Most recently, Aberdeen Restaurant Enterprises has released another statement providing further accurate facts, including that the Company will not receive any insurance payout for the loss of Jumbo, as the vessel is covered by a “Protection and Indemnity Cover for Third Parties Liability” in accordance with maritime regulations, which covers third party losses instead of losses to the company.
The recent statement also stressed that the company’s response to the vessel’s incident has been consistent, “Our statement on 20 June 2022 stated that water had entered into the hull of the vessel, and the vessel began to tip when passing the Xisha Islands in the South China Seas. Despite the efforts of the tugboat responsible to rescue the vessel, it capsized. This is consistent with our report to the Marine Department on 23 June 2022, which stated that the vessel capsized due to adverse conditions.”
A better PR strategy?
As the mystery over the boat’s fate deepened over the past weeks, the incident was exacerbated by unclear communication, said David Ko, managing director at RFI Asia. Ko said a poor choice of words when reporting the incident meant that the public misunderstood the iconic restaurant had sunk, instead of capsized and led to unnecessary speculation and accusations of foul play, including insurance fraud.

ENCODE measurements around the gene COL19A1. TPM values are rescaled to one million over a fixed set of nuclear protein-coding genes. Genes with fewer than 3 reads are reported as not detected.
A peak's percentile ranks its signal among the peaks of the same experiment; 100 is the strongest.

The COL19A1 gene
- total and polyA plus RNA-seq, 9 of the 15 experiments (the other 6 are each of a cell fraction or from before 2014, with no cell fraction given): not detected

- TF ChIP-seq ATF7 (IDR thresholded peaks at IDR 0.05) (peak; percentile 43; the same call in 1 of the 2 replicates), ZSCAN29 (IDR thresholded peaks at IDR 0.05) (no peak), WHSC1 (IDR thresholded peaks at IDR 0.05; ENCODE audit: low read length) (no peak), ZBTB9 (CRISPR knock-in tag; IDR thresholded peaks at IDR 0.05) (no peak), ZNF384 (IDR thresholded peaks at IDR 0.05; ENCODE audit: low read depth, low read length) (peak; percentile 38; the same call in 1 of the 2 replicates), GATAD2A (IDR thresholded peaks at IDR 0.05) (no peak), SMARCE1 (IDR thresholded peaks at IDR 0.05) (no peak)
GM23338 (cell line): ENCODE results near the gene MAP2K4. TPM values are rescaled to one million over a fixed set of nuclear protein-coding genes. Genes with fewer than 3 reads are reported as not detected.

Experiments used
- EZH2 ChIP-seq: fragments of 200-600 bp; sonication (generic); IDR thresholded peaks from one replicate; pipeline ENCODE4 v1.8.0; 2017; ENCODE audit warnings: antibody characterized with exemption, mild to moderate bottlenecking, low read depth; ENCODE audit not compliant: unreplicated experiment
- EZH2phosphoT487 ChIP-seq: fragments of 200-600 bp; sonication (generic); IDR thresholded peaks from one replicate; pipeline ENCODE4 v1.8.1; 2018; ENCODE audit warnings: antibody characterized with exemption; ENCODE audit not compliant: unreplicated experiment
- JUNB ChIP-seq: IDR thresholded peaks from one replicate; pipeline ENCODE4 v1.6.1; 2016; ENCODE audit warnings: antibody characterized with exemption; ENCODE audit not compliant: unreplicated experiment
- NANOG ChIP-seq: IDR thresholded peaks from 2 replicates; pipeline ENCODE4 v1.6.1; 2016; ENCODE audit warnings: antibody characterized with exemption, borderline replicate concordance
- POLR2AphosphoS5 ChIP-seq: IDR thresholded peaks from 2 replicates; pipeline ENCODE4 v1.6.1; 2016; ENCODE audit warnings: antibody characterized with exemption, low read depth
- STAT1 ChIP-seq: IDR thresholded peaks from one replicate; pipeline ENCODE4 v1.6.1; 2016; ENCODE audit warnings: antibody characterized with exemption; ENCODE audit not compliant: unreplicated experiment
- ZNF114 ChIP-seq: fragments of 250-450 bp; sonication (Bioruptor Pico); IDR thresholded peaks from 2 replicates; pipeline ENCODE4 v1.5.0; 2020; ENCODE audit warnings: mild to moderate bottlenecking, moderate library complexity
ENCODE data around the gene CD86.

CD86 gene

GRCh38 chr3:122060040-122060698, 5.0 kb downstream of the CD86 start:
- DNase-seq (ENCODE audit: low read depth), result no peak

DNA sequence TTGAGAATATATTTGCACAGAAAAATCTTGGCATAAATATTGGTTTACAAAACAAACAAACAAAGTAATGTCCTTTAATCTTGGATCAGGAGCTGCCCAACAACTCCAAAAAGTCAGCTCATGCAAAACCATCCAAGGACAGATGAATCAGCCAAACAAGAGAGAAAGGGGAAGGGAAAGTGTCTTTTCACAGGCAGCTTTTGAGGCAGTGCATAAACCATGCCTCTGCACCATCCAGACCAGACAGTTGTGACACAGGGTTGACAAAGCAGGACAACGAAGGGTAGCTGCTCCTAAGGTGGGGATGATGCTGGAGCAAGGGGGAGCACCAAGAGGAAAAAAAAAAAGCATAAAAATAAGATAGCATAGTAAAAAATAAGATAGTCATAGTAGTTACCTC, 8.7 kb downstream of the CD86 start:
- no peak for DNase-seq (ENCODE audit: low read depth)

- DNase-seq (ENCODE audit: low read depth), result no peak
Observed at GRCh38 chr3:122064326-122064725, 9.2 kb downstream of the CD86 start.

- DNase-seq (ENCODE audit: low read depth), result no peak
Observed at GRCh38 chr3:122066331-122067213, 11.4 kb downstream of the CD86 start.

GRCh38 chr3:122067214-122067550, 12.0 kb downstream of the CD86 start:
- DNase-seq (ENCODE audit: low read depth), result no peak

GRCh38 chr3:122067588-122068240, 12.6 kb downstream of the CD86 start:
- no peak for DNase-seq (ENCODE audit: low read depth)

Ko also said that the resulting PR dust-up could have been prevented by clearer communication from the start, “but the simple fact is, this distressed vessel’s marine was always going to invite a ruckus, because of all the publicity surrounding its closing down in the first place.” Ko also shared that it is the job of the PR agency to correct erroneous reporting at the earliest possible instant.
Agreeing with him was Ruby Wan, director at Wasabi Creation. While some of the media outlets have misinterpreted the fact that the boat has “sunk” instead of “capsized”, the corresponding PR agency should proactively reach out to those news organisations and ask them to correct the wrong information. Wan added”
Message confusion is one of the biggest PR crisis in my knowledge, PR agencies should always verify and double check the facts before publishing a press statement.
Wan said that the incident has triggered public outcry as Jumbo Seafood Restaurant is a collective memory for HongKongers. “The restaurant is one of the public interest and a PR agency should always deal with negative news with extra care,” she added. Wan also suggested that bilingual press releases should be provided to avoid translation errors or misunderstandings from media, “after all Jumbo is from Hong Kong.”
Meanwhile, Desmond Ku, founder and director of The Bridge Agency said that in any crisis, it is unforgivable to convey the wrong message to the public. Like Wan, he too suggested delivering press statements in bilingual forms to avoid misuse of terms and wordings. He added:
Agencies should always understand their audiences in order to deliver information that is easily comprehensible.